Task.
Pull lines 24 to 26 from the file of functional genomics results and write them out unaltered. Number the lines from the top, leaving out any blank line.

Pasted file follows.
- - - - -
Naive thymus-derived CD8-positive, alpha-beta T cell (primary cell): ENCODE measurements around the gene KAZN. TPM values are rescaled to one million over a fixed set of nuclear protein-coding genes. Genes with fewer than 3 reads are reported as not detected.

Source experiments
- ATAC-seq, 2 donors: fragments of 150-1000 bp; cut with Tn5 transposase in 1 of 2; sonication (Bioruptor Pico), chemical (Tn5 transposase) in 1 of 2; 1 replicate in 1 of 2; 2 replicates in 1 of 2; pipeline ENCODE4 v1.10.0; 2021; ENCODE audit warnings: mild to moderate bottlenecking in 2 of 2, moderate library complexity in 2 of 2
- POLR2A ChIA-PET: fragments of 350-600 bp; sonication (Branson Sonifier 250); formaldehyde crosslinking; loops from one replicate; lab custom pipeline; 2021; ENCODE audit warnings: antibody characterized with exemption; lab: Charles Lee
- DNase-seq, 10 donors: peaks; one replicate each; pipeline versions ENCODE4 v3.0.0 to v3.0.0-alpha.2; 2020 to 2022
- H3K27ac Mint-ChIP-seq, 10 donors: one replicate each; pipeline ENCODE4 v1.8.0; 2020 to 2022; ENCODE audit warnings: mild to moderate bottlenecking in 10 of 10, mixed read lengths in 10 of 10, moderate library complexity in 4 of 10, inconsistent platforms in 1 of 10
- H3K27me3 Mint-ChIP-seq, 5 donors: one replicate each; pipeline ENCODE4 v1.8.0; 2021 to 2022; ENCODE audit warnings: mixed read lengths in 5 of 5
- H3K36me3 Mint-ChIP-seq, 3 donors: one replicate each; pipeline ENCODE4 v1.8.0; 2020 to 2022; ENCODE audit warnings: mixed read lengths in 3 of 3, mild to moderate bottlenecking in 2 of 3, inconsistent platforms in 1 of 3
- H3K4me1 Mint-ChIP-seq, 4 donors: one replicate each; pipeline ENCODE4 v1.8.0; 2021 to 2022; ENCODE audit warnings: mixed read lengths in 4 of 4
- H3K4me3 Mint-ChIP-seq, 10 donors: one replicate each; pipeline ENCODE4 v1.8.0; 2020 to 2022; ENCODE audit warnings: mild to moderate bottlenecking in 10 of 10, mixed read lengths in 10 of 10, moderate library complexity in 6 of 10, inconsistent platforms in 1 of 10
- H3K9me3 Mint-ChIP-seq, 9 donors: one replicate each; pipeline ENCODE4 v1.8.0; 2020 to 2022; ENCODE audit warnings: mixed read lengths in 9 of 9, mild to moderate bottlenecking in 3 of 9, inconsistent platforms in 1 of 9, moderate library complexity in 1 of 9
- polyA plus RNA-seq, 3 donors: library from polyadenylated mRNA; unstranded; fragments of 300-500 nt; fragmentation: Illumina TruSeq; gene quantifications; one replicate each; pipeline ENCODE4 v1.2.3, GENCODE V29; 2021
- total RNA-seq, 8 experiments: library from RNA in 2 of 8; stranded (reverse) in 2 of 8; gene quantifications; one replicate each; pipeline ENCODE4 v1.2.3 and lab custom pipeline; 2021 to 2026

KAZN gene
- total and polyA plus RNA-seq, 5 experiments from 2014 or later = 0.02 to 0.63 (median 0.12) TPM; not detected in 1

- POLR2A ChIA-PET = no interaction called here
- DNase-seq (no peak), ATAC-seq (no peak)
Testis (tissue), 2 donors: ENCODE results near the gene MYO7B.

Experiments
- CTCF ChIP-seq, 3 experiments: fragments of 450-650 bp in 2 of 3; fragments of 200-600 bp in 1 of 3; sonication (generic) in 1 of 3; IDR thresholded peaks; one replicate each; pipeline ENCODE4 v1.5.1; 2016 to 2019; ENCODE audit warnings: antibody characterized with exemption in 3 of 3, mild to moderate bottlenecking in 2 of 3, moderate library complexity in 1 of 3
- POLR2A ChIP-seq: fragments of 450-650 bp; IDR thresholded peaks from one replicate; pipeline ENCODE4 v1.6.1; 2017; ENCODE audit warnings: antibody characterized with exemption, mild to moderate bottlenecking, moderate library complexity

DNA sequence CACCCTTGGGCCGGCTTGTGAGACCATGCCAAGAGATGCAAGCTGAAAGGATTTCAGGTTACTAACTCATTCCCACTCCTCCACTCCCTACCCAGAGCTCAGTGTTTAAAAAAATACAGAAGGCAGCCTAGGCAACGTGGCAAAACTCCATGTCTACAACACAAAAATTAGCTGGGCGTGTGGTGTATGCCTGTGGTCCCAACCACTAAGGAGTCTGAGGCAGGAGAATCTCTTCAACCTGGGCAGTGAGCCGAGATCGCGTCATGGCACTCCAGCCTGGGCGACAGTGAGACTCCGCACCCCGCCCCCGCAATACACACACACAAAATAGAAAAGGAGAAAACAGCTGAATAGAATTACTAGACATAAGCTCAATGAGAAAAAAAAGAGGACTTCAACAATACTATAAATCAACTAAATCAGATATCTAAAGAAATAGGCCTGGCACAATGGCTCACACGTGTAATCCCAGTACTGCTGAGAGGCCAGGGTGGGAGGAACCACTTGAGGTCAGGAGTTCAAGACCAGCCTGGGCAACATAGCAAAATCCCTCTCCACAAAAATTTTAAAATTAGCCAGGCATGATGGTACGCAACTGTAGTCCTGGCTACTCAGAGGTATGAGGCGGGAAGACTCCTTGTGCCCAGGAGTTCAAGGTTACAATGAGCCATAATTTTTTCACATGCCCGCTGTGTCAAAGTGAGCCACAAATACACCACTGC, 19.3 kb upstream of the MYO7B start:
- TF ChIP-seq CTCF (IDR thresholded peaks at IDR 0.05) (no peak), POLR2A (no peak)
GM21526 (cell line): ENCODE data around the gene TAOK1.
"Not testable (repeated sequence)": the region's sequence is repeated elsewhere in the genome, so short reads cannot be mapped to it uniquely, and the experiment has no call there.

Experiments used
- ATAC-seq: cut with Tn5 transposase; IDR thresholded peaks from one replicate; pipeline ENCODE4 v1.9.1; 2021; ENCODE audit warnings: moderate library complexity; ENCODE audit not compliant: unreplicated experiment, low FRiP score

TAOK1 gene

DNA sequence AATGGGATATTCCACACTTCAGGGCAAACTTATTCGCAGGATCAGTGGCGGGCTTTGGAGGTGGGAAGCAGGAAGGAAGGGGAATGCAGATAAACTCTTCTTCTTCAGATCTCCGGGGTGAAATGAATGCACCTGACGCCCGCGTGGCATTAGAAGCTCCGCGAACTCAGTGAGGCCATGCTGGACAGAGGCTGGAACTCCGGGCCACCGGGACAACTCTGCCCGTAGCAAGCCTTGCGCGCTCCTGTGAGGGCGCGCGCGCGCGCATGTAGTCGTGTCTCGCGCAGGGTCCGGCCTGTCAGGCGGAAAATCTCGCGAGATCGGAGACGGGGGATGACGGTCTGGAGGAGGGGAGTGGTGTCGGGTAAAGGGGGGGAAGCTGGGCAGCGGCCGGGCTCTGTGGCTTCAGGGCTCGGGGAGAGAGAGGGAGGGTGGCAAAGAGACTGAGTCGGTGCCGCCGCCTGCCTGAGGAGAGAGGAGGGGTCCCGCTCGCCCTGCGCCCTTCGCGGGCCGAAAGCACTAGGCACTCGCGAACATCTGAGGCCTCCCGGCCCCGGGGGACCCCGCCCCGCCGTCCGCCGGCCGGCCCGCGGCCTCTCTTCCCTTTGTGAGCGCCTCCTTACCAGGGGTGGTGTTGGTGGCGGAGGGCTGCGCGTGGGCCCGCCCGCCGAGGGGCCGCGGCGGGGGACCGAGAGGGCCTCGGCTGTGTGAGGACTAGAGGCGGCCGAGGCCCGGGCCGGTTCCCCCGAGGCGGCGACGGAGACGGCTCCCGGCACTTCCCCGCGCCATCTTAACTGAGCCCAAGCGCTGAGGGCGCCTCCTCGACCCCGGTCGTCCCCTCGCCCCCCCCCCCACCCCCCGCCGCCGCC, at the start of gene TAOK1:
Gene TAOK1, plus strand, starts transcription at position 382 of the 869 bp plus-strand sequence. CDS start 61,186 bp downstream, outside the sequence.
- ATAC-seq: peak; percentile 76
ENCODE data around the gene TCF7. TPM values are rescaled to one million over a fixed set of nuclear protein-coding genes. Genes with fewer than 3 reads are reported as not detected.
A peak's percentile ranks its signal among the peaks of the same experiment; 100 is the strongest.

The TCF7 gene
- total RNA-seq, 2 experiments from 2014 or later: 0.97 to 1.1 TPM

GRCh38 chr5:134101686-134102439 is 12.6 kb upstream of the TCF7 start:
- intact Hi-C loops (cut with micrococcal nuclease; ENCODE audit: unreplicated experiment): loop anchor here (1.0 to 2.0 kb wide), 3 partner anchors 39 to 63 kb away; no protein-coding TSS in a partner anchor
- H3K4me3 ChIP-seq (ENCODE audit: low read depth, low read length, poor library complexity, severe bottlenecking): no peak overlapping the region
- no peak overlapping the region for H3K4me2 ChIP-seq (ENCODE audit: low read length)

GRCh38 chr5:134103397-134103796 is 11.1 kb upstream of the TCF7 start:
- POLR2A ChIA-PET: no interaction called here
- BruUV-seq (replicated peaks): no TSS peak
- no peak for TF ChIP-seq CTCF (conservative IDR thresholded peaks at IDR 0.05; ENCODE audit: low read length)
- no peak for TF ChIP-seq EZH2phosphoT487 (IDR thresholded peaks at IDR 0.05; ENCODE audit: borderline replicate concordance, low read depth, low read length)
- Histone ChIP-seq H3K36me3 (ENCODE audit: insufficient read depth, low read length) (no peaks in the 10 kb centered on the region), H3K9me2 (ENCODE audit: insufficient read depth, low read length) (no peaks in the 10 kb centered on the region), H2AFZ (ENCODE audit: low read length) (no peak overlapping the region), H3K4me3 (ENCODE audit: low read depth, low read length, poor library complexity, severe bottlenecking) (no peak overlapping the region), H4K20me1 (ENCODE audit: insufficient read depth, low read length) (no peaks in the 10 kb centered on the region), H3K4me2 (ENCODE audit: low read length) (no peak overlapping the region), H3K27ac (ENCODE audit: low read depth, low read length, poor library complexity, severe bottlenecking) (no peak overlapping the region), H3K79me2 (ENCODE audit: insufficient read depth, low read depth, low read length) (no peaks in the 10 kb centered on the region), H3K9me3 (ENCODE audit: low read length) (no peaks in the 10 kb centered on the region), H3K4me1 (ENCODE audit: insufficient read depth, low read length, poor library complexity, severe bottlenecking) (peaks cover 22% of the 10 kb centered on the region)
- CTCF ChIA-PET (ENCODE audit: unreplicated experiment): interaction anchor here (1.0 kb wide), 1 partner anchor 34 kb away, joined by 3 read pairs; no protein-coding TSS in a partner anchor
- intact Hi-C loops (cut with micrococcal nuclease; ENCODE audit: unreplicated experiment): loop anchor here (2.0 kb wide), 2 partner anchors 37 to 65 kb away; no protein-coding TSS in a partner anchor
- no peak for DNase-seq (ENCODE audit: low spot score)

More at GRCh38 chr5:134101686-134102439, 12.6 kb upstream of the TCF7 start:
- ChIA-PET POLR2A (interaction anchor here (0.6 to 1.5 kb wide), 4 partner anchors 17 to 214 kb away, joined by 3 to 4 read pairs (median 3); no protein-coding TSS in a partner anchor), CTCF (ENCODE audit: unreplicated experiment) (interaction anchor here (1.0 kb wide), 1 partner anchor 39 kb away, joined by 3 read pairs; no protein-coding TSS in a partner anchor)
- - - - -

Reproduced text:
GM21526 (cell line): ENCODE data around the gene TAOK1.
"Not testable (repeated sequence)": the region's sequence is repeated elsewhere in the genome, so short reads cannot be mapped to it uniquely, and the experiment has no call there.

Experiments used